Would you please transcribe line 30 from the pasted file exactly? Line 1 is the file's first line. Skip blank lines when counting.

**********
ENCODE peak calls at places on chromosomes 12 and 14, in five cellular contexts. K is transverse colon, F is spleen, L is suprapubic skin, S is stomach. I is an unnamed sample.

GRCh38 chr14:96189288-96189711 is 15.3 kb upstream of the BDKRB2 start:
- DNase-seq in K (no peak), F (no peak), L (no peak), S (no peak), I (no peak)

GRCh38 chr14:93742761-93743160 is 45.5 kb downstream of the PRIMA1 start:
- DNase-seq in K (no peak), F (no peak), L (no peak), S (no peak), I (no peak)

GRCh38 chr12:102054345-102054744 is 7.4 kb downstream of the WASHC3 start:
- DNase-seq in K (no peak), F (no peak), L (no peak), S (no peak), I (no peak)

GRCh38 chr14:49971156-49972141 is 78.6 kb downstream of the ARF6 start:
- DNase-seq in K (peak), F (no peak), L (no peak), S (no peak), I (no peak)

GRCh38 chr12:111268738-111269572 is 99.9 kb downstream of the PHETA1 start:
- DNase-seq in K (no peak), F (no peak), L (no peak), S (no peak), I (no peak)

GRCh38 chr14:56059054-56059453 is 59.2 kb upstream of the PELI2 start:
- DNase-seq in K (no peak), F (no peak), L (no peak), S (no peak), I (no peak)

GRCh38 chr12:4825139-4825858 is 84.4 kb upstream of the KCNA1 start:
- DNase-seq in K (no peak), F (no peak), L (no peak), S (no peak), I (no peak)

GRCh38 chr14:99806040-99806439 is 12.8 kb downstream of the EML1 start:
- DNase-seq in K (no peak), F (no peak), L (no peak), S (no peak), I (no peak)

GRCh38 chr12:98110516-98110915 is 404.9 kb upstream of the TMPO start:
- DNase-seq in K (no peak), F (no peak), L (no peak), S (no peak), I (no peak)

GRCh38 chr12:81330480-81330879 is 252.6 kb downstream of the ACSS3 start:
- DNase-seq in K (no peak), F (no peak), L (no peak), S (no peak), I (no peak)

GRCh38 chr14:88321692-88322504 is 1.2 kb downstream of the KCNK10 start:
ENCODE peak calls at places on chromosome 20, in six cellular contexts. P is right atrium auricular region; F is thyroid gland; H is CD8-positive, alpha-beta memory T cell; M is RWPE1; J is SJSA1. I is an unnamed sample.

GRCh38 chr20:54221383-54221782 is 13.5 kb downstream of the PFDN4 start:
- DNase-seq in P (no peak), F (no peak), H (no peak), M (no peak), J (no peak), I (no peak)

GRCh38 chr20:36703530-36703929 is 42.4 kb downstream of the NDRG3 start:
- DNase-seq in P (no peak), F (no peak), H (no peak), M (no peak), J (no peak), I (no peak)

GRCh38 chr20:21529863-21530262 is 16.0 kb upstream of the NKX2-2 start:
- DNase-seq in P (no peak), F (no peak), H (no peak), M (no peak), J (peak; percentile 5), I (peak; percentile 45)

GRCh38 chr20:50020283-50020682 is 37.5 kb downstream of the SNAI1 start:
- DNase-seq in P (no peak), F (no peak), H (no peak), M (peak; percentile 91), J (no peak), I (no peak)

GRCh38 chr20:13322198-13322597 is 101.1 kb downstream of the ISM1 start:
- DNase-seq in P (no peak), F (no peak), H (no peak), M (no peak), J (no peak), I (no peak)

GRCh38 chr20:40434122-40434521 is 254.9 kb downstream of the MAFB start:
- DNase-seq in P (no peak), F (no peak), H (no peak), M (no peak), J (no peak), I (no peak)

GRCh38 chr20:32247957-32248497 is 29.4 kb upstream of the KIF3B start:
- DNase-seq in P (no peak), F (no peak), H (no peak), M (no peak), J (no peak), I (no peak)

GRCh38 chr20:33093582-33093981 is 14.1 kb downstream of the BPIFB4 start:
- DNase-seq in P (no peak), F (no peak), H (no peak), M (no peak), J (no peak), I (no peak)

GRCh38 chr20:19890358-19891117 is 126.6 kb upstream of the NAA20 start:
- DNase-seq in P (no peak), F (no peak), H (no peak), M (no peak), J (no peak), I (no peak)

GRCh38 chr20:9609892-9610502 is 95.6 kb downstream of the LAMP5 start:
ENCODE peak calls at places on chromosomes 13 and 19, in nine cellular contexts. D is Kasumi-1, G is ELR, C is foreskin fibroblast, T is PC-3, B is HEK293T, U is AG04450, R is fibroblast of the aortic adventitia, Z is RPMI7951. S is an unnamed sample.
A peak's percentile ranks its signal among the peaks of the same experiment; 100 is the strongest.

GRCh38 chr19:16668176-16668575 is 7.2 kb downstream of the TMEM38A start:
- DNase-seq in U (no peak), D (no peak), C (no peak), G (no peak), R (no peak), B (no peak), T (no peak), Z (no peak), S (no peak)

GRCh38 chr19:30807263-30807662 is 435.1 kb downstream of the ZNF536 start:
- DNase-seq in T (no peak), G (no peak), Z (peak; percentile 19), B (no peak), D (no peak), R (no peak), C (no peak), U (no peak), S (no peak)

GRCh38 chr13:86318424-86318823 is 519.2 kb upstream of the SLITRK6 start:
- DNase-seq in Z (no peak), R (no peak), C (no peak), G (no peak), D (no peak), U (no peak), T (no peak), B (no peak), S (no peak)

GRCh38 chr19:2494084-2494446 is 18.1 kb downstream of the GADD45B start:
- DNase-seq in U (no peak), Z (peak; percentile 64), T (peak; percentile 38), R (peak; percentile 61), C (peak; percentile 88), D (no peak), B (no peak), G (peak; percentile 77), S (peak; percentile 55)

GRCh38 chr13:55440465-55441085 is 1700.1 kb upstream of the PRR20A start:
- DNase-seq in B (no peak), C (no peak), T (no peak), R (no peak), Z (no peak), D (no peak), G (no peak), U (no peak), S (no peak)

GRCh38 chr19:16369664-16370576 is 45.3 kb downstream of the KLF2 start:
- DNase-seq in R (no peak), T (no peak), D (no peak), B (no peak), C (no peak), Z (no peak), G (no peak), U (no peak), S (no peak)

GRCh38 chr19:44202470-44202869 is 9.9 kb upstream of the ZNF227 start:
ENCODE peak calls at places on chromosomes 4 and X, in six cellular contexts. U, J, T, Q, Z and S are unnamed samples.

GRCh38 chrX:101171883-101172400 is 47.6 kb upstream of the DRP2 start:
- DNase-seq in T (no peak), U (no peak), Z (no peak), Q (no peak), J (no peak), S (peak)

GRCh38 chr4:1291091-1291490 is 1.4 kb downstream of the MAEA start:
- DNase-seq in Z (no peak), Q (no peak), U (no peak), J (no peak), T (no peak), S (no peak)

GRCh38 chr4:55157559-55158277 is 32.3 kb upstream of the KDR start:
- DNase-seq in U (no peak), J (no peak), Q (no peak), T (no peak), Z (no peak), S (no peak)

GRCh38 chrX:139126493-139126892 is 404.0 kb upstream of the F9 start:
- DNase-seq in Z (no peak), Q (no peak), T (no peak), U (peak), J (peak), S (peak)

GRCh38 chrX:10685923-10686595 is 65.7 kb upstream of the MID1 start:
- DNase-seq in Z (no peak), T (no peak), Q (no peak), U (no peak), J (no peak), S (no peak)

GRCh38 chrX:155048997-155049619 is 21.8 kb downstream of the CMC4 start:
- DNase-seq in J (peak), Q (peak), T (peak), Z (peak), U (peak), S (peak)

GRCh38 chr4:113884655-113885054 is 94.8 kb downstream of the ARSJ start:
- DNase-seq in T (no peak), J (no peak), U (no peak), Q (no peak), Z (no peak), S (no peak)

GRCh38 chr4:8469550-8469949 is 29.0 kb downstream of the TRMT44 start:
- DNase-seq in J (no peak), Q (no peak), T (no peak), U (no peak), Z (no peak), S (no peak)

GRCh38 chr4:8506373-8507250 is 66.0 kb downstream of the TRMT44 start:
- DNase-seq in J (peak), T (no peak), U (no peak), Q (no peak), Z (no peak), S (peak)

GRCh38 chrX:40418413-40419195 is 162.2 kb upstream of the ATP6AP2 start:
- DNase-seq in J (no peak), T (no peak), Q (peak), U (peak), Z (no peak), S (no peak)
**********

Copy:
GRCh38 chr20:50020283-50020682 is 37.5 kb downstream of the SNAI1 start: